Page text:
This happens because low-rep strength training increases the size of the muscle but does little for the skeletal muscle capillarization. As a result, the number of capillaries per fibre decreases.
Bodybuilders do not have this problem as they tend to train with higher reps and often do pump exercises.
Endurance training does not stimulate appreciable or any hypertrophy in some cases, but it has a profound effect on the capillary system. Feeder workouts are also a form of endurance training since they are done for very high reps. (100).
Therefore, one of the benefits of Piana’s feeder protocol is superior capillary density.
What is the role of muscle capillarization? The capillary system delivers oxygen and nutrients to the muscle groups working hard. The greater the capillary density, the greater the exercise capacity of the muscles involved in the movement.
Does this mean more growth?
A study from 1995 performed in London examined the role of metabolites (intermediate or end products of metabolism) in strength training.
Seven people performed isometric contractions three times a week for 14 weeks. The right leg was trained with four sets of 10s contractions lasting 3 seconds. The rest between the sets was 2 minutes.
The left leg was trained with four much longer contractions lasting 30 seconds. The rest between each contraction was 2 minutes.
The cross-sectional area of the leg doing long contractions increased significantly in comparison to the other leg. The longer contraction protocol resulted in bigger metabolite changes too.
One of the study’s conclusions was that greater exposure to metabolites is somehow linked to larger increases in isometric strength and muscle hypertrophy.
The increased vascularization from pump routines such as Piana’s feeders results in a larger quantity of metabolites and growth factors (naturally occurring substances capable of stimulating cellular growth) reaching the muscle under fire. The final outcome is a more anabolic state.
However, if those additional stimulators have nothing to repair (the muscle isn’t damaged), the only side effect is amplified blood supply to the area and greater capillary density.
For that reason, feeders are done after a heavier workout capable of inducing myofibrillar hypertrophy.
2. Improved Mind-Muscle Connection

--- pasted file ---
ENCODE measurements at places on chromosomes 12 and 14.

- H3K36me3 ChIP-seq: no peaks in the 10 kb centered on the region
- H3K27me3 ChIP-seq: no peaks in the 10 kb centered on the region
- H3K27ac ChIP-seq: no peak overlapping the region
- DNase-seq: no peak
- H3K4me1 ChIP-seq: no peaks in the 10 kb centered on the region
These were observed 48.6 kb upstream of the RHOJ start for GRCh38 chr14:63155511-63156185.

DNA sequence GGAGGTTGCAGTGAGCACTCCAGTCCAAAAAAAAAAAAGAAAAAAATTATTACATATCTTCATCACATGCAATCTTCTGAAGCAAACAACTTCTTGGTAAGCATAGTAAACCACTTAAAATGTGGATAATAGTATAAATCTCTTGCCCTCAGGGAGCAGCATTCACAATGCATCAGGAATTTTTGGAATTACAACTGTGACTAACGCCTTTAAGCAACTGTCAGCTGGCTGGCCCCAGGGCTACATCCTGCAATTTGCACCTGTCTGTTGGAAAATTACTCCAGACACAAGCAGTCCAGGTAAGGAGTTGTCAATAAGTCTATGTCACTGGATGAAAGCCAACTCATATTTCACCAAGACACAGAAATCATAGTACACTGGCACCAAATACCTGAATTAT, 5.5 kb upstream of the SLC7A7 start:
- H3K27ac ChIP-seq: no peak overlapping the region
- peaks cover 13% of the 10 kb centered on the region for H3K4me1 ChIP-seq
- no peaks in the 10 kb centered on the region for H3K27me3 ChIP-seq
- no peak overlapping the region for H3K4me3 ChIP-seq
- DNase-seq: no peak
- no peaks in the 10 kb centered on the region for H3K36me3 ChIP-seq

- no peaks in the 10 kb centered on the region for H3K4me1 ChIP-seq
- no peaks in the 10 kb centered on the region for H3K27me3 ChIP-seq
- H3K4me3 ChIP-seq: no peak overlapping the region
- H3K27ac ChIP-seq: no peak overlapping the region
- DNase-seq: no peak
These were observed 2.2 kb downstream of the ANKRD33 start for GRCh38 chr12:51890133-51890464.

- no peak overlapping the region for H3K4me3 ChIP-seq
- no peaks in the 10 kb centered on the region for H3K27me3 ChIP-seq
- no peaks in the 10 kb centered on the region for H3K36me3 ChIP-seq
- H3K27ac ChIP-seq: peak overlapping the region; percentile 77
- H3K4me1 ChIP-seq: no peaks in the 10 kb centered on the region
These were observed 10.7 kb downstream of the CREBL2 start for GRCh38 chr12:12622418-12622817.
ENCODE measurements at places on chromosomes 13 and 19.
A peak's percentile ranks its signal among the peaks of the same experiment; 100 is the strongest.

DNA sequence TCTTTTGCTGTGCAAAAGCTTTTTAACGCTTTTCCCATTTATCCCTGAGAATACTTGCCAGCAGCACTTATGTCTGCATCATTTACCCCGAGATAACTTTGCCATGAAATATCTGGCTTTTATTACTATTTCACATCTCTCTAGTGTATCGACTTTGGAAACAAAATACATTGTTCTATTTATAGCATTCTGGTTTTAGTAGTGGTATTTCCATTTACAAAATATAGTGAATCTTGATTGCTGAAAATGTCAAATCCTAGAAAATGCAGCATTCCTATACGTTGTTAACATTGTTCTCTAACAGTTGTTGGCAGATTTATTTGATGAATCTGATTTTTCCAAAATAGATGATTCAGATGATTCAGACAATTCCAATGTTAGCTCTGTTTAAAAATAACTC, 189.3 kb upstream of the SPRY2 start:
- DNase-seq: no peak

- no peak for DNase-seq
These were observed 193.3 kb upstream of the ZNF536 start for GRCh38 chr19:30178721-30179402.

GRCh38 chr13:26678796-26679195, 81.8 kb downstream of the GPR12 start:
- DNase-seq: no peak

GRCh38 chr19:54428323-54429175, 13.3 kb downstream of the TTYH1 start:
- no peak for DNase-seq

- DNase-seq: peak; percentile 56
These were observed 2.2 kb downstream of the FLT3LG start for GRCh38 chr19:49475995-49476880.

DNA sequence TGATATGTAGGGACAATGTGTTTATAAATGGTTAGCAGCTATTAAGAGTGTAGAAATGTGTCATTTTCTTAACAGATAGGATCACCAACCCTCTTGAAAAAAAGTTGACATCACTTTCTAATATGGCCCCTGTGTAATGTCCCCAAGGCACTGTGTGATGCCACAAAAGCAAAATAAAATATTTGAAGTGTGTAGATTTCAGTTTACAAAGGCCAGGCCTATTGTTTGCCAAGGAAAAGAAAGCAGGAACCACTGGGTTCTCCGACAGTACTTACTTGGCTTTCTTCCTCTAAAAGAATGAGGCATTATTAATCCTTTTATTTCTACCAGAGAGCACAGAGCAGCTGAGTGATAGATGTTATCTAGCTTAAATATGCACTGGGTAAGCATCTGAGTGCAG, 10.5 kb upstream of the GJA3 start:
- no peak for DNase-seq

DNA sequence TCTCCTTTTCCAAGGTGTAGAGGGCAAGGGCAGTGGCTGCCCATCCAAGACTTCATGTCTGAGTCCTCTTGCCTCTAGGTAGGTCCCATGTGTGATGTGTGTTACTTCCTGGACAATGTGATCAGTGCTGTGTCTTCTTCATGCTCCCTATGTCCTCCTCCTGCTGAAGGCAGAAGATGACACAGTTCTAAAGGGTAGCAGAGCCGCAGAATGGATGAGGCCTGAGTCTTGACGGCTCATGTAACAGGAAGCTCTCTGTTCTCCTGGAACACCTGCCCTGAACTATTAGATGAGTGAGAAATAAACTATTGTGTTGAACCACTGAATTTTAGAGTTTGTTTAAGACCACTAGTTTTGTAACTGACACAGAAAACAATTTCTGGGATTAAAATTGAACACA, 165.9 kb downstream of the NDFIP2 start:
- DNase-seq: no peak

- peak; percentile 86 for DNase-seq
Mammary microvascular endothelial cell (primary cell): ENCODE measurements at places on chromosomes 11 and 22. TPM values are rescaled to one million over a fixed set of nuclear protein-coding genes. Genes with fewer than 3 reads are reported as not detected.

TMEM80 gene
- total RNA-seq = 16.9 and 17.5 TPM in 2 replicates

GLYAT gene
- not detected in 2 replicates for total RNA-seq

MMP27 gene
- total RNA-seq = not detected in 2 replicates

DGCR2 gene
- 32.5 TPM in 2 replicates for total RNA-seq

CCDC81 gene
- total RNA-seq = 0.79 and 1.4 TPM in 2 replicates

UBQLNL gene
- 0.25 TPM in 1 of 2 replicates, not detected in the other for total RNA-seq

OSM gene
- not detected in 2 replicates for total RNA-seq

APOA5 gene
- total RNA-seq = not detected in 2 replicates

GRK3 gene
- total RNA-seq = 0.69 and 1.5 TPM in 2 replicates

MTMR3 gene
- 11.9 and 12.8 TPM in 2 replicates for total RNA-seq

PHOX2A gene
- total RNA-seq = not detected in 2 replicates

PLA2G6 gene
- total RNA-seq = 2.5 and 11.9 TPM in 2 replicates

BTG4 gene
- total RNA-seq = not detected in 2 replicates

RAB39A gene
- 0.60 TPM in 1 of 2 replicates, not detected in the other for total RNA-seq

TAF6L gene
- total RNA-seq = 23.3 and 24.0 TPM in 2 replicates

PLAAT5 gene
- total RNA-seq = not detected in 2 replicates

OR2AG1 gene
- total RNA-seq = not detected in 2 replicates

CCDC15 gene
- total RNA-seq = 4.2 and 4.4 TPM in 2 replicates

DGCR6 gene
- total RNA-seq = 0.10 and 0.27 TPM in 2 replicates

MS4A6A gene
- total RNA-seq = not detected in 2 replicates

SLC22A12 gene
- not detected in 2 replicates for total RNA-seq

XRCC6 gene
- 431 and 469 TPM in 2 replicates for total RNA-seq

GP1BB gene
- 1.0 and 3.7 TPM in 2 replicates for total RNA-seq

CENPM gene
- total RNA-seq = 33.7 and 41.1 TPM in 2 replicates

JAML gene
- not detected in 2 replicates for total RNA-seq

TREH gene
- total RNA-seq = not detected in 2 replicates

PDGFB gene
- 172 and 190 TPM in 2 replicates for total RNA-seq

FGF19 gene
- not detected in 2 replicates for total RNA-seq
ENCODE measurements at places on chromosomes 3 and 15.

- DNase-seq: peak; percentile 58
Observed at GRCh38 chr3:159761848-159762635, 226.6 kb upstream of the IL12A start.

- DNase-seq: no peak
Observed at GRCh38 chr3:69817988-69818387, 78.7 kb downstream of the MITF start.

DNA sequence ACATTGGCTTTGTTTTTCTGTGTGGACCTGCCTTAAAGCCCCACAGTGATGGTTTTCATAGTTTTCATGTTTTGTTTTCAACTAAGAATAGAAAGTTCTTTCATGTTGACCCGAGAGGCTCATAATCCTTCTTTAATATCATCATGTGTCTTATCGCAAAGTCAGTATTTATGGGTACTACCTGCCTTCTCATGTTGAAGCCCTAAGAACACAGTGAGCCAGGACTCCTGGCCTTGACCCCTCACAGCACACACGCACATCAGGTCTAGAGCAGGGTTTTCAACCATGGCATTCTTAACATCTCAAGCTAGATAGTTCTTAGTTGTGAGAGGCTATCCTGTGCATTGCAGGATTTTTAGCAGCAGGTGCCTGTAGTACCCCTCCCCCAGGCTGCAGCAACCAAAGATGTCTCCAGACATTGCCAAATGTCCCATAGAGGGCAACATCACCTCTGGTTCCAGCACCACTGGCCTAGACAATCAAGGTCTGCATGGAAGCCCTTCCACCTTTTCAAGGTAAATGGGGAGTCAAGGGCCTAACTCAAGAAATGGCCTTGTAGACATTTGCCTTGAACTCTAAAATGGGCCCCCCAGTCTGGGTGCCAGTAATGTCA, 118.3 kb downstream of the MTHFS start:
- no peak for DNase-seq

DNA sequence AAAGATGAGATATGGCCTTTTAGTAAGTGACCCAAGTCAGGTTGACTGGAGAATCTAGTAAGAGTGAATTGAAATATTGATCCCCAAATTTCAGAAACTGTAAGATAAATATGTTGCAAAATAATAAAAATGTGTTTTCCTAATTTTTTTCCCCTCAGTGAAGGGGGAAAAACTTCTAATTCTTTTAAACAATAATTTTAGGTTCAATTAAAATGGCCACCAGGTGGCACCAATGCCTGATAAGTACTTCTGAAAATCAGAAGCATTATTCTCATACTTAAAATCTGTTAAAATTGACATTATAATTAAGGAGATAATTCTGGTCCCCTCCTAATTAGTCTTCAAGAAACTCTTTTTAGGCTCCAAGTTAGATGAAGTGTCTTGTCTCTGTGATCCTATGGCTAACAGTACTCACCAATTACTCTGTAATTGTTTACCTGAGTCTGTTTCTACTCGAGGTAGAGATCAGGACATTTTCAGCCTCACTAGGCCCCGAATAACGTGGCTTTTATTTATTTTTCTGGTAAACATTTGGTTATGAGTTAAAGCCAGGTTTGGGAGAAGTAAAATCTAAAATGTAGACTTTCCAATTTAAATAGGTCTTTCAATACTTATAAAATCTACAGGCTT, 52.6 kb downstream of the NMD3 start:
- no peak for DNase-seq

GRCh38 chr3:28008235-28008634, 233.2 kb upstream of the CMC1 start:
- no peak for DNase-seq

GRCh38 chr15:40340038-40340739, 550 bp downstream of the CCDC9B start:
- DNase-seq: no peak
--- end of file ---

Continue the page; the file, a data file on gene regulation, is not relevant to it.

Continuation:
Feeder/pump workouts can be a useful tool to teach a lifter how to recruit a certain muscle group during an exercise. For instance, an individual who cannot do many pull-ups may have a hard time feeling the lats engage during the exercise because he/she is busy muscling his/hers way up by any means necessary (survival mode). Conversely, high-rep sets of lat pull-downs would pump up the lats of the lifter and improve muscle control.
3. Joint Health
Connective tissues (tendons and ligaments) have very poor blood supply responsible for their slow recuperation. Hence why some experts recommend doing high-rep work to boost the blood circulation of a joint and speed up its recovery.
While this technique is helpful, it should be implemented only with exercises that do not irritate the tendons and ligaments. For example, if a form of skull-crushers hurts your elbows, doing it frequently and for high reps may cause further irritation and discomfort rather than healing.
The Final Answer
Do feeder workouts for arms work?
The principle behind feeder workouts is logical. First, you train the contractile proteins of a muscle; the next day you pump the muscle with blood to improve its recovery and capillary density.
However, one cannot conclude that feeders are magical because the hard workouts before the feeder day are still the growth engine.
In addition, the lifters doing pump sets during their regular sessions are already improving their capillary density even without the feeder workouts.
In short, feeder workouts offer a boost, but they are no replacement for regular resistance training nor can they work on their own unless the goal is increased capillarization.
What is the best way to increase arm size?
If arm size is the goal, it has to be pursued directly by focusing on basic exercises that hit the arms hard.
Here’s an example list – biceps curls, hammer curls, dips, close grip bench presses and overhead triceps extension for the long head of the triceps.
Doing similar exercises and treating them with respect like main lifts (e.g., squats, deadlifts) is the most rational way to stimulate growth of the arm flexors and extensors. Progressive overload is also necessary as it elicits myofibrillar hypertrophy.
As far as frequency is concerned, 2-3 times a week is a middle ground combining great workload and adequate recovery time.
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Tsatsouline, P., 2011. Beyond Bodybuilding. New York: Dragon Door Publications.
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Schott, J., McCully, K. and Rutherford, O., 1995. The role of metabolites in strength training. European Journal of Applied Physiology and Occupational Physiology, 71(4), pp.337-341.
Korthuis, R., 2011. Skeletal Muscle Circulation. San Rafael, Calif.: Morgan & Claypool Life Sciences.